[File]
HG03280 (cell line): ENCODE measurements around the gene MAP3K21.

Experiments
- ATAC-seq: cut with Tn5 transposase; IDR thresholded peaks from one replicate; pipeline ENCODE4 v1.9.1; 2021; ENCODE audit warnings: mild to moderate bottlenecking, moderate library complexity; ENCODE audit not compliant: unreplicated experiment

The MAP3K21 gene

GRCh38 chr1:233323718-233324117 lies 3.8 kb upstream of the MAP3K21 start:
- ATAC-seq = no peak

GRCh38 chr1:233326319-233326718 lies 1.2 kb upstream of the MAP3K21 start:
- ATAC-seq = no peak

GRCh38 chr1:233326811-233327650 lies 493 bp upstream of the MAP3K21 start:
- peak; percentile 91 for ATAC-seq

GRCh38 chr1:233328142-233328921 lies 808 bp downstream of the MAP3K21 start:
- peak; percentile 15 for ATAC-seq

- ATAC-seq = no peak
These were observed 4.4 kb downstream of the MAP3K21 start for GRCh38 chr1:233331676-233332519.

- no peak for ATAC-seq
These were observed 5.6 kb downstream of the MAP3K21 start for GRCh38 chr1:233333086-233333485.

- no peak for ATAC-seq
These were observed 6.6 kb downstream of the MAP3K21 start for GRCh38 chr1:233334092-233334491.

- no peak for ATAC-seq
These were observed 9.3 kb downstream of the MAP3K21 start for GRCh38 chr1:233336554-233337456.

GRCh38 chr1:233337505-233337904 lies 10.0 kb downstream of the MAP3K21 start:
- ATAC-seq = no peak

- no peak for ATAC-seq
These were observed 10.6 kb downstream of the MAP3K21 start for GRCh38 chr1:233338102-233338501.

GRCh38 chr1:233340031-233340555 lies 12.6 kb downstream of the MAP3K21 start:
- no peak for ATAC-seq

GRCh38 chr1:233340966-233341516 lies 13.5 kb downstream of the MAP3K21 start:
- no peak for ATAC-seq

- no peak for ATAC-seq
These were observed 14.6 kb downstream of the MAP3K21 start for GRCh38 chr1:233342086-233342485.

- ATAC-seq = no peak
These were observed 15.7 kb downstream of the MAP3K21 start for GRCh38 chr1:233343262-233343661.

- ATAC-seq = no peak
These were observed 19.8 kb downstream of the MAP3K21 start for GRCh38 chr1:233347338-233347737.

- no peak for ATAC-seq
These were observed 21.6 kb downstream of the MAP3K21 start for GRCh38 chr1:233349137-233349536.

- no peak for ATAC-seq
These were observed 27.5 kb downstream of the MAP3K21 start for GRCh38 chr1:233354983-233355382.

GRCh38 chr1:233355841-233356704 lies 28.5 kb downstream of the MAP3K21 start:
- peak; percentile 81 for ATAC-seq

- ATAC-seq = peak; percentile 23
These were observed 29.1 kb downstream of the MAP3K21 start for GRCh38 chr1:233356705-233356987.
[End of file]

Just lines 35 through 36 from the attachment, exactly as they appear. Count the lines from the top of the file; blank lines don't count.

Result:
- no peak for ATAC-seq
These were observed 21.6 kb downstream of the MAP3K21 start for GRCh38 chr1:233349137-233349536.